The train entered Sofia through grim suburbs of derelict factories and communist-era apartment blocks. A mothballed power station sat menacingly next to the train station. I arrived in the darkness at around seven in the evening and promptly got lost trying to find my hostel. I was pleased, though, to see the city bustling with people walking in every direction. The roads were congested and I had to keep conscious control over my backpack to avoid it hitting random passers by.
My hostel was similar to that which I had stayed in Budapest. Down a seedy alleyway (this one was actually opposite a sex shop), up a dark set of stairs and into a random apartment with a few extra bunk beds thrown in.
Sofia certainly did not disappoint; I found it to be an invigorating place. Furthermore, I am an icon geek. It is probably a good thing for me to travel alone when I am in Eastern Europe, as I am sure that any prospective companion would quickly get fed up with the amount of Orthodox churches I would drag them in and out of so I could admire all the icons. Well, the Alexander Nevsky Cathedral in central Sofia has to be the most spectacular building I have ever set foot in. It is a relatively modern church, built in the early 20th century, adorned with icons painted by the finest artists from all over Eastern Europe. Inside its grandeur becomes almost overwhelming, the light is low and there is an incredible amount of open space. I spent rather a large amount of time on my first day in Sofia treading slowly around the cathedral, admiring the artwork and the peaceful atmosphere of the inside.
Another thing I liked about Sofia is that they haven’t removed a lot of the statues from the communist era. You are still able to see huge, glorious workers and soldiers with raised fists and revolutionary expressions. I also enjoyed watching the old men in flat caps sit and play chess at lighting speeds in the city parks.
After a few days in Sofia it was time to take the final leg of my journey to Istanbul. I had been pre-warned that there was nowhere on the train to buy food for the 15 hour journey so I made sure I saved just enough Bulgarian Lev in change to buy myself a sandwich and a drink when I got to the station. While queuing at the kiosk, a short man with olive skin and ominous looking tattoos on his face came up and stood next to me. “American?” No. “German?” No. “Swiss?” No. “Give me your money,” he said as he grabbed the loose change out of my hand and then, to add insult to injury, stood in front of me in the queue at the kiosk. I hung around, bemused, just long enough to see him actually buy the exact sandwich I had my eye on before I thought it a good idea to vacate the area and make my way to the platform.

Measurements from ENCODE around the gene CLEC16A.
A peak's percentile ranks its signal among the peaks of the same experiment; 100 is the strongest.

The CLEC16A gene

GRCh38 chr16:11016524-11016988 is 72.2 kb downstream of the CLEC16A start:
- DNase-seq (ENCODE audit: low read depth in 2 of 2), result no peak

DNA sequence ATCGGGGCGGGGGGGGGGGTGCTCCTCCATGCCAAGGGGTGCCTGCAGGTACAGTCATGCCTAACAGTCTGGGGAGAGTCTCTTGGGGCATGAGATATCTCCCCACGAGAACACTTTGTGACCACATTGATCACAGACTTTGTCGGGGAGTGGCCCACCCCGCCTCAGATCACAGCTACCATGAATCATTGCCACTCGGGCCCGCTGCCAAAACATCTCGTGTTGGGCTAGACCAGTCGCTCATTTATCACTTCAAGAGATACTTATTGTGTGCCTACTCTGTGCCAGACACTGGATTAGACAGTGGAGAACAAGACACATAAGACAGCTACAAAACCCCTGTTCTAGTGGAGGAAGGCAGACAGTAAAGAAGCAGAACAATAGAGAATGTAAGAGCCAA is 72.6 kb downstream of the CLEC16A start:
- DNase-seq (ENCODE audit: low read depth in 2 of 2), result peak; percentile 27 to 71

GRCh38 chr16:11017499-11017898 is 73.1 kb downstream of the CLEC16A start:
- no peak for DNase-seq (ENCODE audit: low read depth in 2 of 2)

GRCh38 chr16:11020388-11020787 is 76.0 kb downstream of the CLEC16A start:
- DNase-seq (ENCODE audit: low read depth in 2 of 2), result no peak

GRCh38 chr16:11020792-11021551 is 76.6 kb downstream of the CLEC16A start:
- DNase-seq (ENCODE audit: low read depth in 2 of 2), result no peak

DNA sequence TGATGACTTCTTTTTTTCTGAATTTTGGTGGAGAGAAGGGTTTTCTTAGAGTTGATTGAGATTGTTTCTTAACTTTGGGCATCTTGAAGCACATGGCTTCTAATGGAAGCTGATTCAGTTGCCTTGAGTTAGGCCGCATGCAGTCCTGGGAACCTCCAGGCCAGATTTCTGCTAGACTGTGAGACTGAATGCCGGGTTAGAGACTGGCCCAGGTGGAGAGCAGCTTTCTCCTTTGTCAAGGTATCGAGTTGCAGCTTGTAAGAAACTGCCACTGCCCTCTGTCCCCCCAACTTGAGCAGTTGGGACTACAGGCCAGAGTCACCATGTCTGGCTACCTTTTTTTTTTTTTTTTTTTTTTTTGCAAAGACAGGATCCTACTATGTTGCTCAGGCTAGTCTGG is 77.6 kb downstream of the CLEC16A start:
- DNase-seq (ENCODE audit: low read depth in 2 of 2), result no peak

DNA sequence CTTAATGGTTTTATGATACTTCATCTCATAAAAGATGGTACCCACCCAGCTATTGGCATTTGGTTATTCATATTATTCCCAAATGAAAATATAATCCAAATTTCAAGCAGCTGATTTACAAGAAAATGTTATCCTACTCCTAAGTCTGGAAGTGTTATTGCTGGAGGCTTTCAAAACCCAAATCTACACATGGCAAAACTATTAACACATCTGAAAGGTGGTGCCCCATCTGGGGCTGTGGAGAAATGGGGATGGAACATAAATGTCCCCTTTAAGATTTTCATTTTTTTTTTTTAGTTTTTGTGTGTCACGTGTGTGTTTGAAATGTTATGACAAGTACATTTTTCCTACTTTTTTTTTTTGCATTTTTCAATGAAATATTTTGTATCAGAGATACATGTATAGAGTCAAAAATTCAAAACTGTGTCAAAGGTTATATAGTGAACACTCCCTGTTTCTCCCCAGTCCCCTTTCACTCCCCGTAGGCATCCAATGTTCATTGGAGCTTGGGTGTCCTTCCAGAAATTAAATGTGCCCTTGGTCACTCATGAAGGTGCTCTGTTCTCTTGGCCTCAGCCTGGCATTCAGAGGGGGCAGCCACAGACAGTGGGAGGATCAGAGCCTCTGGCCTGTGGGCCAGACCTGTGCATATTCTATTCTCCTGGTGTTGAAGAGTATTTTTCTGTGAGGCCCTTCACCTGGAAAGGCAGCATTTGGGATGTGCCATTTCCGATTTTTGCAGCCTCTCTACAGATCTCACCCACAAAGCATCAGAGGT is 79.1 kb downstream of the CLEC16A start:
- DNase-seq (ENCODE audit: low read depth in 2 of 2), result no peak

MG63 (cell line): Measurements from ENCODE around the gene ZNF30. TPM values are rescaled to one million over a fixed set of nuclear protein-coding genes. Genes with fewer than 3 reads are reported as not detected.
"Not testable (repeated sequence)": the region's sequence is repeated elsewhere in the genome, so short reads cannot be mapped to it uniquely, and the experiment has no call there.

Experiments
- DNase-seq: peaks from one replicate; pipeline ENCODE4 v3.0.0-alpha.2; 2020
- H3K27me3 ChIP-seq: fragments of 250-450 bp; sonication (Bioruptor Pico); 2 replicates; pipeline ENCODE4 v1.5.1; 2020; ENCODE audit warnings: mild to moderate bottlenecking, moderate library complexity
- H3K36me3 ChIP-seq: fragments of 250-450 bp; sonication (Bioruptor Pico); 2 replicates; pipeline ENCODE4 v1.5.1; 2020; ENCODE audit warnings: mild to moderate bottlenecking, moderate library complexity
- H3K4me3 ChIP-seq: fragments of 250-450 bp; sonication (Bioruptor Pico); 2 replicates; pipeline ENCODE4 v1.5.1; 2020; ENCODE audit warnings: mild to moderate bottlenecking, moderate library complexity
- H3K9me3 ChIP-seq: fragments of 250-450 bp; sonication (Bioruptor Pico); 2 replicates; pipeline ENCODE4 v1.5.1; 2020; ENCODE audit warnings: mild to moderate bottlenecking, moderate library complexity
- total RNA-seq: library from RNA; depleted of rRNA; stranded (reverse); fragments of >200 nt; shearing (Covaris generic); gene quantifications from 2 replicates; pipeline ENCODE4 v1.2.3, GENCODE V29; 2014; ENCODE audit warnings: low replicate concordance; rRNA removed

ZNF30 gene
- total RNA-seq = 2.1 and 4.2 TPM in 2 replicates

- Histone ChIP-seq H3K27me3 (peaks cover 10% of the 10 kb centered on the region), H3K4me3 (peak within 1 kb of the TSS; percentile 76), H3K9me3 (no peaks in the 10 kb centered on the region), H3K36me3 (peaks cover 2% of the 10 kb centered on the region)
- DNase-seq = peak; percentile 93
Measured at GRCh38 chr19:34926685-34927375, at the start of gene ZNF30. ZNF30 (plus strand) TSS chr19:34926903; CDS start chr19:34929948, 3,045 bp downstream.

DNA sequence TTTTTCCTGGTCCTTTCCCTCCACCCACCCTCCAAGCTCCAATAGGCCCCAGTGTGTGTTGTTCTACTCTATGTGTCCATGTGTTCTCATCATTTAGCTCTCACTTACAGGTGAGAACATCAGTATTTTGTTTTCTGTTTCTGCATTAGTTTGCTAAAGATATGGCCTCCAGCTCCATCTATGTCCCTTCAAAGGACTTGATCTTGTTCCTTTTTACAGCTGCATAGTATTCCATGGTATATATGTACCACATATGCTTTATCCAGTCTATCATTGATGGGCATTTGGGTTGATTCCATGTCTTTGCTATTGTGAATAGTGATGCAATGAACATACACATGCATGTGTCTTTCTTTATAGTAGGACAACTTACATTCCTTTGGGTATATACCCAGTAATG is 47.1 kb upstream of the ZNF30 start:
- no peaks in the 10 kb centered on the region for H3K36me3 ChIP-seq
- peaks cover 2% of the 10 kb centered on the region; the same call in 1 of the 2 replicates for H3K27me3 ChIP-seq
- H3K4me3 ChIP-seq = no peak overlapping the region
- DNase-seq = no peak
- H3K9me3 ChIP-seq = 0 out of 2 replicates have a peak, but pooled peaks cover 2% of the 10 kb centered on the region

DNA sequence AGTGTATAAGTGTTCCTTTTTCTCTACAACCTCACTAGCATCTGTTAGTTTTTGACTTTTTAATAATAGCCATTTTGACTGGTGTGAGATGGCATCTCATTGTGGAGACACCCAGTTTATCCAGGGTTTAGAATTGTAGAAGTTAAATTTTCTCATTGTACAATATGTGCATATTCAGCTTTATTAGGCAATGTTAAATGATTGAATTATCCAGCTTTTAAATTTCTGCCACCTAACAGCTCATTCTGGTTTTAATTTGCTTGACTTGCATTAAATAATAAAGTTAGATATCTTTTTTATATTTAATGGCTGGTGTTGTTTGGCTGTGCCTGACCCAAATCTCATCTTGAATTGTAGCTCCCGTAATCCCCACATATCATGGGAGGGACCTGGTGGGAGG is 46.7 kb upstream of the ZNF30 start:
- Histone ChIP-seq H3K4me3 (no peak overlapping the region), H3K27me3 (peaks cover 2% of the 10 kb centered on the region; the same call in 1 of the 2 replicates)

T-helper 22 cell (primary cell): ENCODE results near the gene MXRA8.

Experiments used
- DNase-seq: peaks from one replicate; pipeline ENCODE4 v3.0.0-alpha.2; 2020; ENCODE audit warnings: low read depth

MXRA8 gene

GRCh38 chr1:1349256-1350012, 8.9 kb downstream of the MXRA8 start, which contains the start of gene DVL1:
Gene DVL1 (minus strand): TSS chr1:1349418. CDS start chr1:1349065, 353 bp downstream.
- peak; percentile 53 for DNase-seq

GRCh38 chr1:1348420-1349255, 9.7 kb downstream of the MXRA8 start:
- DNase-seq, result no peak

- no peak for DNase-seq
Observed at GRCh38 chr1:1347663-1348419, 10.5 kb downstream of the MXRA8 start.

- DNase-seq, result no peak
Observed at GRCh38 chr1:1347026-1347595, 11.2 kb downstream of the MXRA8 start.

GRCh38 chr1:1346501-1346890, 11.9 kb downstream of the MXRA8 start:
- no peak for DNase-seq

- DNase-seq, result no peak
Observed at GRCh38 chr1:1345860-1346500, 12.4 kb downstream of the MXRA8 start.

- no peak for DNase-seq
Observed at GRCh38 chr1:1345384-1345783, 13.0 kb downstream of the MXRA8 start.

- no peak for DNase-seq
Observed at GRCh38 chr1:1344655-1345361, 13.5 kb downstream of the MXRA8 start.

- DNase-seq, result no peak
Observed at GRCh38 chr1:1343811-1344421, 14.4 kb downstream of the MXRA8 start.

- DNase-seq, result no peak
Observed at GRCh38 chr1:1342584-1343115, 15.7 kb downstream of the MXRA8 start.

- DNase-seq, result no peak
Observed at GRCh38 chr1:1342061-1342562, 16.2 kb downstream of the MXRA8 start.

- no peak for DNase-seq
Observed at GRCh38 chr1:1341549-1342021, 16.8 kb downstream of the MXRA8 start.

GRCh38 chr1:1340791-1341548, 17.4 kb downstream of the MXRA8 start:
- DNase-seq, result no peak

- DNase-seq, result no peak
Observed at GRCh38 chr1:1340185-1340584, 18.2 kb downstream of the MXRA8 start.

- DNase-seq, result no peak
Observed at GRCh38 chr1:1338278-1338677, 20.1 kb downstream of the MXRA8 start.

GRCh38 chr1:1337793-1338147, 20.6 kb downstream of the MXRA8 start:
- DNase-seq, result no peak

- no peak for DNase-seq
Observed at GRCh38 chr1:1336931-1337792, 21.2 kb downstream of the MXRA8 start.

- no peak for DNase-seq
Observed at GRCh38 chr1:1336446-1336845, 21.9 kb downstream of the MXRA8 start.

You can still see the communist statues of workers with raised fists and revolutionary expressions
Hungry and annoyed I eventually did manage to fine my train and leave Sofia. Despite my less than glamorous exit, I still absolutely loved the city.
Istanbul is home to 12 million people and is the only city in the world to straddle two continents, Europe and Asia. The size of the city is immediately apparent as you approach on the train. As we started entering the outskirts, I began to pack my bag and organise my things, but it ended up being over an hour until we actually reached the station in Sultanahmet, the old city and heart of European Istanbul. The train glided along the Bosphorus, the narrow strip of water dividing the city in two, on its approach into Sirkeci station and I was then met by a maelstrom of taxi drivers and accommodation touts.
I almost couldn’t believe I was here. Having first boarded the Eurostar at Waterloo and taken the continuous stretch of track along the route of the Orient Express, I wondered what it would have been like for the original passengers of the Orient Express arriving in Istanbul, many of whom would have been carrying on towards Persia and Mesopotamia. I sat in front of the glorious Blue Mosque, the real symbolic icon of Istanbul known around the world, just in time to hear the call to prayer ring across the city. The mesmerising sounds coming out of the Blue Mosque were then followed by many more from all the other surrounding mosques, as a wall of beautiful noise rings across this great metropolis.
I bought a kebab and a cup of sweet apple tea and just sat outside for hours gazing between the Blue Mosque and the equally fascinating Hagia-Sofia (originally an Orthodox church, then a mosque and now a museum), which sits on the hill opposite. Here was the bridge between Europe and Asia just waiting to be crossed. I realised, however, that my time was up and as much as my desire was telling me to cross that bridge and press on, I knew that I would have to wait for another time.